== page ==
Published on Friday, September 15, 2000 in the Washington Post
Russia May Defy Ban on Air Service To Iraq
by Colum Lynch and David Hoffman
UNITED NATIONS - Russia may resume regular commercial flights between Moscow and Baghdad for the first time since the Persian Gulf War, challenging a decade-old U.N. air embargo on Iraq, West European and Russian diplomats said yesterday.
Such a decision would fly in the face of persistent U.S. efforts to continue the isolation of President Saddam Hussein's government and have Iraq treated as an international outcast. In that light, Secretary of State Madeleine K. Albright expressed strong disagreement with the Russian plans and vowed to urge that Moscow reconsider.
"We disagree with those who wish to fly into Iraq, and I will make that clear," she said before a meeting here this afternoon with Russian Foreign Minister Igor Ivanov. "And I don't think it's a good idea."
The Iraqi government reopened Baghdad's Saddam Hussein International Airport for business last month. Meanwhile, the Russian carrier, Aeroflot, and Moscow's Vnukovo Airlines have begun to negotiate with Iraq for exclusive rights to fly from Moscow to Baghdad.
Andrei Okhotkin, director general of Vnukovo Airlines-Trading House, a subsidiary of Vnukovo Airlines, told Russia's Interfax news agency that the Russian foreign and transportation ministries are considering authorization of regular flights, but said a final decision may not be made until the end of this year.
Russia has informed key Arab and European countries in recent weeks that it does not consider the U.N. air embargo to be justified under U.N. resolutions and that it plans to challenge the U.N. Sanctions Committee's practice of barring such flights.
While Security Council resolutions imposing sanctions on Iraq do not explicitly bar all commercial airline connections, key council members on the committee have interpreted the resolutions as including such a prohibition. As a result, the country has been without regular airline service for a decade, forcing most travelers to drive across the desert to and from Amman, the capital of Jordan.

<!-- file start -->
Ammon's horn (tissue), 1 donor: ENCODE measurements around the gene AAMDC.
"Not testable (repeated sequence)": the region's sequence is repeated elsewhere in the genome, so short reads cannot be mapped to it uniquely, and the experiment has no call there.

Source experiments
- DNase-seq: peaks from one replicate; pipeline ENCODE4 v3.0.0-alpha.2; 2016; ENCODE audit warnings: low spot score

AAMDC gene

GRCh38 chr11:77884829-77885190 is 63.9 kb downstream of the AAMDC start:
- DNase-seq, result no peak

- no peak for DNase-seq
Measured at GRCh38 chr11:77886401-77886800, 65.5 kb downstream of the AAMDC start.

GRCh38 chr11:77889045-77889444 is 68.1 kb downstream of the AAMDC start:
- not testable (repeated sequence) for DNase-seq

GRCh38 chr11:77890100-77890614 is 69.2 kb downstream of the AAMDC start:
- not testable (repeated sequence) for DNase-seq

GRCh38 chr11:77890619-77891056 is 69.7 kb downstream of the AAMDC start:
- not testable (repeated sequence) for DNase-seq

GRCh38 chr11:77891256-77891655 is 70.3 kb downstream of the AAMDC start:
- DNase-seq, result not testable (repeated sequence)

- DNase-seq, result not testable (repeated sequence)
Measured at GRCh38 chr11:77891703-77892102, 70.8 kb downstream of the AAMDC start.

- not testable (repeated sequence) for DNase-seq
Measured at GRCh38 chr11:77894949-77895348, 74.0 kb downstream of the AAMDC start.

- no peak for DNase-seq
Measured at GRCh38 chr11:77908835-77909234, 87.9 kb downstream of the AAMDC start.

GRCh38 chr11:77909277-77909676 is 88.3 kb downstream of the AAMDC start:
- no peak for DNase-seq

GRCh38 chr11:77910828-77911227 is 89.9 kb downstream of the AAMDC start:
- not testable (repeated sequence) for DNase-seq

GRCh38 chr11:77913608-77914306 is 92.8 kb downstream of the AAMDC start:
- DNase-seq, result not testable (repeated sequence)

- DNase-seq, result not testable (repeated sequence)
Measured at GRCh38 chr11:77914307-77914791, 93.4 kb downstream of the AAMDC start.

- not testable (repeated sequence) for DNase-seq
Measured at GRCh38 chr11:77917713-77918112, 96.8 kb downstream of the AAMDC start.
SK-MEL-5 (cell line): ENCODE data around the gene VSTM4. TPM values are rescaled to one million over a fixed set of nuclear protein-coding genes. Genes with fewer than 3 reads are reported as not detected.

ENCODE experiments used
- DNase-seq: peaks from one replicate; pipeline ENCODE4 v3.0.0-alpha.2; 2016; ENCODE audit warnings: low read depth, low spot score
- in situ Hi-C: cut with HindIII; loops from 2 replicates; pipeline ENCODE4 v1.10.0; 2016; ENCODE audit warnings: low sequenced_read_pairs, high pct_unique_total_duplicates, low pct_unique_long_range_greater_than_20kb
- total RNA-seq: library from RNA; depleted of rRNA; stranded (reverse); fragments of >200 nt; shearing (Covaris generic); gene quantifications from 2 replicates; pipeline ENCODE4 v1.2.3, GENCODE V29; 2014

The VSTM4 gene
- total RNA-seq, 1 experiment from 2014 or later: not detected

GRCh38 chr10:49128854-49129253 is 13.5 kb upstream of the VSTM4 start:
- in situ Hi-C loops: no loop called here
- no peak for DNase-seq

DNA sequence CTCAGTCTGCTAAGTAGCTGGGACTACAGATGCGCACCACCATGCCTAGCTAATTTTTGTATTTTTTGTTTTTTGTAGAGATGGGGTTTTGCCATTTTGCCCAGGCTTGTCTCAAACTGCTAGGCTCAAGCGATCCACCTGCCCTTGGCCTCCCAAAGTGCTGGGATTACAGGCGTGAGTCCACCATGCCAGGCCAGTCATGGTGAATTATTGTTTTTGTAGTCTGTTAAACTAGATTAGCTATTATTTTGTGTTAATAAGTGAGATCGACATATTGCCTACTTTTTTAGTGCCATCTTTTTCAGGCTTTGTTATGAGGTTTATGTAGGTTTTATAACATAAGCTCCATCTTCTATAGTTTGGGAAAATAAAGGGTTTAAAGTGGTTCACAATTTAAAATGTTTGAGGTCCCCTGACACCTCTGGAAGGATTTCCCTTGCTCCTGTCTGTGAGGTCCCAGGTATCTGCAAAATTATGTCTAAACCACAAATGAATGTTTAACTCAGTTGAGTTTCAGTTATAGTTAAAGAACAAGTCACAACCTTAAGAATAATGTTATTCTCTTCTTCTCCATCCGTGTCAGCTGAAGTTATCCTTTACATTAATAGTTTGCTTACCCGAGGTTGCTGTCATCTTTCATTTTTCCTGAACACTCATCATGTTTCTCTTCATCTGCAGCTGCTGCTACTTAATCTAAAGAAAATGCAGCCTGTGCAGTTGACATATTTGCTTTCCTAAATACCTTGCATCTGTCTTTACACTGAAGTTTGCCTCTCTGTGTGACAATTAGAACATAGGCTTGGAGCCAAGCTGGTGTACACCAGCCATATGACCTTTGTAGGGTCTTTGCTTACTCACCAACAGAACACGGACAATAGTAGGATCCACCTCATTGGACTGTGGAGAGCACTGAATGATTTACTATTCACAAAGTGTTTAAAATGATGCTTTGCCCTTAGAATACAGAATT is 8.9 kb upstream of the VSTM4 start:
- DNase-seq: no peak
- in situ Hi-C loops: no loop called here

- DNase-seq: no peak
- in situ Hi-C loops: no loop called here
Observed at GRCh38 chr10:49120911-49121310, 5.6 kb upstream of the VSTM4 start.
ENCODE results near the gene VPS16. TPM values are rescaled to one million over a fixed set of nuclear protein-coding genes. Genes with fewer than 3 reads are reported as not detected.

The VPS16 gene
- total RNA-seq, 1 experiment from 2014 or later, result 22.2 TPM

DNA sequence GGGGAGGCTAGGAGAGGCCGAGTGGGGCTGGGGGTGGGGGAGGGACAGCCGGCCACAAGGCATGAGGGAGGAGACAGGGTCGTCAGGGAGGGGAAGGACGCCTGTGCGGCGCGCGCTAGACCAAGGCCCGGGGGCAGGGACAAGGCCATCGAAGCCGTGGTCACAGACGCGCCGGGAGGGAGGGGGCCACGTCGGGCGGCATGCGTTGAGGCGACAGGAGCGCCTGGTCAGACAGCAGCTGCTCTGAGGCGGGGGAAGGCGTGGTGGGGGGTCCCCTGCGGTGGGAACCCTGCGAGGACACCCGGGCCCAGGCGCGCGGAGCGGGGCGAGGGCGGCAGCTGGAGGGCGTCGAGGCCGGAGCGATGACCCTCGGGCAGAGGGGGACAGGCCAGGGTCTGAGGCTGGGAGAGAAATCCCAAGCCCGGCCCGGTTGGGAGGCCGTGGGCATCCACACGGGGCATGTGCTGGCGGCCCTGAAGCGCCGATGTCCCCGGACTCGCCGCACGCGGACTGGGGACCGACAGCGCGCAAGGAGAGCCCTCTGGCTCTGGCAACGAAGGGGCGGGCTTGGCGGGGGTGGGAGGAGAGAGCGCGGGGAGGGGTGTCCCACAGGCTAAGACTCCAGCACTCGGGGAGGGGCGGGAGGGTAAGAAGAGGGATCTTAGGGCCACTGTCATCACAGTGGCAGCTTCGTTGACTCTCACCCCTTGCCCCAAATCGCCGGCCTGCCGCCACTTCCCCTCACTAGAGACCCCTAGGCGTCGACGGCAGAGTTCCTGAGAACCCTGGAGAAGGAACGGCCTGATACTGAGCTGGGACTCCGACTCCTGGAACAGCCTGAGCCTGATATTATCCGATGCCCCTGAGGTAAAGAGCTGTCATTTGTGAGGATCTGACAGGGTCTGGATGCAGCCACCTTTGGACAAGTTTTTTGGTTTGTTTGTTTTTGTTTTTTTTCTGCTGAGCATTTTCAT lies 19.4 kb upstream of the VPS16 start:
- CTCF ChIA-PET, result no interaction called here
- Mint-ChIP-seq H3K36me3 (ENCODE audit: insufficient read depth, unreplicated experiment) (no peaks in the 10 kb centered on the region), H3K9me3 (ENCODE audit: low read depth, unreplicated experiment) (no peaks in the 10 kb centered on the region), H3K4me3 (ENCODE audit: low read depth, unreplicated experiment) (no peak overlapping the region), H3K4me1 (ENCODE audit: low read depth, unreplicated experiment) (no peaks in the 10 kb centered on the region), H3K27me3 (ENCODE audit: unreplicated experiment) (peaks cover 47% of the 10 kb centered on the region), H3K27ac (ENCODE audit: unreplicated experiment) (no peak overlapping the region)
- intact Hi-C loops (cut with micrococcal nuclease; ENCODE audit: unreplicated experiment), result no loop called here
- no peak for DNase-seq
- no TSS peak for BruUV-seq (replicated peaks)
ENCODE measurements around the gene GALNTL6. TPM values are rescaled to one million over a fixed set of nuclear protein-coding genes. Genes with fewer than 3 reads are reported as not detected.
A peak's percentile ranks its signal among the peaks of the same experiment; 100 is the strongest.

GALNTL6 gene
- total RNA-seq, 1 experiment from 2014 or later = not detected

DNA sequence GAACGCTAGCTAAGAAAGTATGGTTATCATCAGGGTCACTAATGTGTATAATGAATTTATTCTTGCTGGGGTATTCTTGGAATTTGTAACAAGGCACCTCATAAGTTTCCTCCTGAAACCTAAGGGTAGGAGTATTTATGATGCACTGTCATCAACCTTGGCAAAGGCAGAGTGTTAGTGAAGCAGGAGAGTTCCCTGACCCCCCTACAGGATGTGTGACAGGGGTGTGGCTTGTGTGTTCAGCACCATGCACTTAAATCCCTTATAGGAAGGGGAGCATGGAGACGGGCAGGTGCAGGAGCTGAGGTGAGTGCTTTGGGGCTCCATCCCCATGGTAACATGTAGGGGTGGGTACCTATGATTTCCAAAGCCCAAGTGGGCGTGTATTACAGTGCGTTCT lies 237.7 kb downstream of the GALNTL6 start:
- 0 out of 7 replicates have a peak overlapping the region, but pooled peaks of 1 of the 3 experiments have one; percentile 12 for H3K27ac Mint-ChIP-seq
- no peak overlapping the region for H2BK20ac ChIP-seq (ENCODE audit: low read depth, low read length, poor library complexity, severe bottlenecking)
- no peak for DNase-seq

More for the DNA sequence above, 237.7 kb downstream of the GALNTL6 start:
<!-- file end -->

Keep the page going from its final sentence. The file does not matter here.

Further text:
"The resumption of air links with Baghdad and the unblocking of humanitarian contracts frozen by the U.N. Sanctions Committee would constitute a quicker settlement of the Iraq problem," according to a joint statement issued Wednesday by Ivanov and Tariq Aziz, Iraq's deputy prime minister.
French Foreign Minister Hubert Vedrine warned Aziz on Monday that the sanctions, imposed after Iraq's invasion of Kuwait in August 1990, will not end until Iraq submits to U.N. weapons inspections.
France will not bar its citizens from humanitarian flights to Baghdad but has no plans to authorize resumption of scheduled airline service, he said.
"We believe that an embargo is a very primitive approach. . . . In social terms, it's a cruel measure," Vedrine told reporters in New York on Wednesday.
Russia has already conducted humanitarian flights to Baghdad and has received authorization to do so again. But U.S. officials say the latest Russian move appears to be designed to erode a sanctions policy that Russia has bitterly opposed for years.
The Russian push to restore air travel with Iraq also comes as Baghdad is carrying out a series of actions apparently aimed at testing U.S. and allied resolve. Earlier this week, U.S. officials said an Iraqi warplane slipped across the border into Saudi Arabia.
Today, senior Iraqi officials accused Kuwait of siphoning crude oil from one of its fields and warned that there could be unspecified consequences.
Hoffman reported from Moscow.